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Tuesday, 16 June 2009
Page: 6076


Mr TURNBULL (2:16 PM) —My question is to the Prime Minister. I refer him to the answer he just gave, and the answer the Treasurer gave a moment ago to the question from the member for North Sydney. I also refer the Prime Minister to the rapid rise in long-term interest rates in global financial markets over recent months. Is it correct that this increase is due to investor concerns over the massive and unprecedented borrowing by governments around the world, including his own? Or does the Prime Minister contend there is some other explanation, as his Treasurer does, for the global rise in long-term interest rates? If so, would he tell the House what it is?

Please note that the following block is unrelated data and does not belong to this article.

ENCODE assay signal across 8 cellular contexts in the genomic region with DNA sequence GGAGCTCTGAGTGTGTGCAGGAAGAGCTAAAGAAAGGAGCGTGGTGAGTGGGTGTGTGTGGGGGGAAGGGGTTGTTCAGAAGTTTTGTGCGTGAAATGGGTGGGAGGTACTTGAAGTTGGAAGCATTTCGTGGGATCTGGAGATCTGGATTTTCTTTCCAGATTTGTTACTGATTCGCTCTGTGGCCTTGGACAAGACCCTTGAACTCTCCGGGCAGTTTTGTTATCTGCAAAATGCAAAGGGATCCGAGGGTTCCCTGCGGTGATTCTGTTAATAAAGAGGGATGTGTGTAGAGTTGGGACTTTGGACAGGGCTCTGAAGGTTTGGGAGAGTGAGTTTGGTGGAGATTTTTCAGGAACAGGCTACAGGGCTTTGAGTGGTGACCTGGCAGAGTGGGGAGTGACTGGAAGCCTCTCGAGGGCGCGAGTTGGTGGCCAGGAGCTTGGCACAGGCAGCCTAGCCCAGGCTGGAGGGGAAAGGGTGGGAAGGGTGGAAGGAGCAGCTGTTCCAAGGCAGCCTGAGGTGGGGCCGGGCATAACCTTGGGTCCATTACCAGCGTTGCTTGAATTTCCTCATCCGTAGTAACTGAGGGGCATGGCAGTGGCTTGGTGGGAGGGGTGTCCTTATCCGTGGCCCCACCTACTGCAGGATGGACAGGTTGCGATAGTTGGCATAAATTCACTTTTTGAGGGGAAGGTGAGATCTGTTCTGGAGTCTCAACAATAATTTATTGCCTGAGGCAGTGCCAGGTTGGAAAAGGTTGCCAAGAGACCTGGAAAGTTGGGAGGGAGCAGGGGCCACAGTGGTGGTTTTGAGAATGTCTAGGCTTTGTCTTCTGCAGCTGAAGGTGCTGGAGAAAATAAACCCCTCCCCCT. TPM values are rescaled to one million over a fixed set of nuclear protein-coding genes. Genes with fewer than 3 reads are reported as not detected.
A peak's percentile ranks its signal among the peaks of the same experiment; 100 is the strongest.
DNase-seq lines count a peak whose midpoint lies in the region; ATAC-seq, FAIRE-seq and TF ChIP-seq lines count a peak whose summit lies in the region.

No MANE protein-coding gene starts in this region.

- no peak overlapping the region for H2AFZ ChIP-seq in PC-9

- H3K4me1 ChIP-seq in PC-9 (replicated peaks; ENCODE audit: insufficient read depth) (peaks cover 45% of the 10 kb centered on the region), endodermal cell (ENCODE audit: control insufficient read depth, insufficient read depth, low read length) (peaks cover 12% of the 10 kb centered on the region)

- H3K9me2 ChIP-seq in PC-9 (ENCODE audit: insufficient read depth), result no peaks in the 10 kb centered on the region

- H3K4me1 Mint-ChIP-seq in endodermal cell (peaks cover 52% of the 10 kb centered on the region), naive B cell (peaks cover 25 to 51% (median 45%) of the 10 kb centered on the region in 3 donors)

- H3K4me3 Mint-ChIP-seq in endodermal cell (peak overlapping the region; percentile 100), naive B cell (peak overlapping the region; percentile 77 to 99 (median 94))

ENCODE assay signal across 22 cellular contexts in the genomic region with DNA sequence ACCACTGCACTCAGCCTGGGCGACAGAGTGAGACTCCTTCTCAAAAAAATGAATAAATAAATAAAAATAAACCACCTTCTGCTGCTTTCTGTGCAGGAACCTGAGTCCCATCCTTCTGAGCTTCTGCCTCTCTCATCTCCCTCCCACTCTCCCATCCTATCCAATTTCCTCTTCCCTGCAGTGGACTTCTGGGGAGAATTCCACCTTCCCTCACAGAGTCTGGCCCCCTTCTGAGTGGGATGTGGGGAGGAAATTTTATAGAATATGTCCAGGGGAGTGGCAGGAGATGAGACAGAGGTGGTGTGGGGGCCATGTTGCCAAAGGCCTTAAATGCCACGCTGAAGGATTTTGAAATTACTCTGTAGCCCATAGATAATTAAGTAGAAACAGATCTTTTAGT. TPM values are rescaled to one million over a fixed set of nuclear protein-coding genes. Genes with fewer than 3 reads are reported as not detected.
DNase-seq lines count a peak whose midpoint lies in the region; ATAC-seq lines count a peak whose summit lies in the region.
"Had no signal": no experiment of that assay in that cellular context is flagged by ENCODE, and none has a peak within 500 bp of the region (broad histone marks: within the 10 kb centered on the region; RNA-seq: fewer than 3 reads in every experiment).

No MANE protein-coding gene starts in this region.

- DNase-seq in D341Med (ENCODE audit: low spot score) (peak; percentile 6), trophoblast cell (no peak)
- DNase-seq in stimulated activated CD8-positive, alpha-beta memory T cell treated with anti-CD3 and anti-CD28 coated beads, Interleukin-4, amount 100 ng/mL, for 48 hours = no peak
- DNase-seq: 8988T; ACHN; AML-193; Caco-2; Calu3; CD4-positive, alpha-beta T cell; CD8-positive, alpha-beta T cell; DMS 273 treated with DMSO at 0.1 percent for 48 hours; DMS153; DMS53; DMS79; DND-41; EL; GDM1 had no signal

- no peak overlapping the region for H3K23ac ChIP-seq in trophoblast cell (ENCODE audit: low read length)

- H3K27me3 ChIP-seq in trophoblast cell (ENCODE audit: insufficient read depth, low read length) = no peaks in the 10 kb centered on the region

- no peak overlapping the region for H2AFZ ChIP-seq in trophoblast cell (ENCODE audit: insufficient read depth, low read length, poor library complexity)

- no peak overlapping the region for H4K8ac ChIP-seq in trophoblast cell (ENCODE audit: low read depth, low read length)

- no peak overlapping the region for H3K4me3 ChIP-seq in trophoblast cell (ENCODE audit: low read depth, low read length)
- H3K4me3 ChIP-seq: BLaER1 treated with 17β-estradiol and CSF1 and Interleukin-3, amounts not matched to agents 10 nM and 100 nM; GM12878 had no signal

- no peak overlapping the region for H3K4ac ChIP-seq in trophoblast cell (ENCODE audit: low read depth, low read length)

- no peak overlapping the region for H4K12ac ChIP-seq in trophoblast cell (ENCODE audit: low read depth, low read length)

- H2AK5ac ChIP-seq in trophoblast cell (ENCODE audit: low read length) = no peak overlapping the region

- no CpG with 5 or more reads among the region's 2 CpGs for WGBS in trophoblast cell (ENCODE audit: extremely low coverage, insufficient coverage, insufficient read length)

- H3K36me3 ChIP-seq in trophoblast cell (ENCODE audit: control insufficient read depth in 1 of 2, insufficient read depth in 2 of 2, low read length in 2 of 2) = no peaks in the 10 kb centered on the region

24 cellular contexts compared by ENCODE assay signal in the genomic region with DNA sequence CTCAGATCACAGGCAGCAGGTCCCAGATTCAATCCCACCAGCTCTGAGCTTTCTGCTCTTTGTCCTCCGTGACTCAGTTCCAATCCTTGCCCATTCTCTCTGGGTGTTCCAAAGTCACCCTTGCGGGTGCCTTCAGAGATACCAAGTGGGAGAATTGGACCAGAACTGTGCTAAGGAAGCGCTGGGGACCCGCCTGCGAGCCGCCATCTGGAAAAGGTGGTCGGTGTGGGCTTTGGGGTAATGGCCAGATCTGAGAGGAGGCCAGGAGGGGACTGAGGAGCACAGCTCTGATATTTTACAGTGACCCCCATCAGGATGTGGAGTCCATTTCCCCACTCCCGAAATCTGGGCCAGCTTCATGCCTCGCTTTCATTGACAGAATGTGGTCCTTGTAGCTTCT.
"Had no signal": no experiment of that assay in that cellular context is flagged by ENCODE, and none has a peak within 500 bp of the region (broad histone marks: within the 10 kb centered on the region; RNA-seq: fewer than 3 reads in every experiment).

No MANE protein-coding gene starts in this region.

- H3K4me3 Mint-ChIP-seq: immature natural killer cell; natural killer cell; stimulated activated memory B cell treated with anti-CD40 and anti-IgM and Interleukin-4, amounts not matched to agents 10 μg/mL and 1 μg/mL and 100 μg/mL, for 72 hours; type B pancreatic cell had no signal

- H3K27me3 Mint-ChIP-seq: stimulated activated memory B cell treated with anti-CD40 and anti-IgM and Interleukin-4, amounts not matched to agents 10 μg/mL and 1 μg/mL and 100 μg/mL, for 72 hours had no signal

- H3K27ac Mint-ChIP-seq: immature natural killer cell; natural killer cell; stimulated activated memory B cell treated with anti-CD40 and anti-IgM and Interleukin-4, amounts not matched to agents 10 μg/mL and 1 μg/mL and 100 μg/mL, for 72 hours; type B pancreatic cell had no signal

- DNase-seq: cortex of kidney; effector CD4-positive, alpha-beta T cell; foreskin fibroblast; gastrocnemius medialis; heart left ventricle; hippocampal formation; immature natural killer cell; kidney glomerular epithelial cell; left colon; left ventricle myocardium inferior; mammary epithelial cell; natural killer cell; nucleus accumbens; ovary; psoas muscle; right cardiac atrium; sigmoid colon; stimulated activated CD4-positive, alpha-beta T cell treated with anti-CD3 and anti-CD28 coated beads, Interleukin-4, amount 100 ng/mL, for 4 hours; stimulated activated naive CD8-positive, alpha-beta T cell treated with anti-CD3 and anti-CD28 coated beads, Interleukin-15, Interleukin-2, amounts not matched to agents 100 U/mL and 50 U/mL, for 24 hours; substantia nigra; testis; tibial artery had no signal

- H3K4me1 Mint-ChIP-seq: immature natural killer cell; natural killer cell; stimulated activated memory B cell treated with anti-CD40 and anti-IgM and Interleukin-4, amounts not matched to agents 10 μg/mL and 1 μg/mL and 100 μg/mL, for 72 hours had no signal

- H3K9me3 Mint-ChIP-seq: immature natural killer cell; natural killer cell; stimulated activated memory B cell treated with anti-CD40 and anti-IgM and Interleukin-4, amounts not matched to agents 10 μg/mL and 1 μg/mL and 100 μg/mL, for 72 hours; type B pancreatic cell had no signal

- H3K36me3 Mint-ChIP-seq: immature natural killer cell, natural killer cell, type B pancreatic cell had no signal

Mr RUDD (Prime Minister) —I draw the honourable member’s attention to the answer I gave in the House yesterday concerning the global bond rate—the bond rate which arises from the amount of public bonds on issue around the world, which from memory is around $83 trillion, of which Australian bond issue as a fraction equals 0.001. That is fact 1. Fact 2 is that the assumption underpinning the honourable member’s question concerns interest rates in Australia. Let them absorb this basic fact: interest rates in Australia are now at a 40-year low. We have had six interest rate cuts in a row; we had 10 interest rate rises in a row under those opposite. Can I suggest that those opposite focus on the facts rather than simply again trying to talk the economy down with a rolling negative campaign to undermine business and consumer sentiment.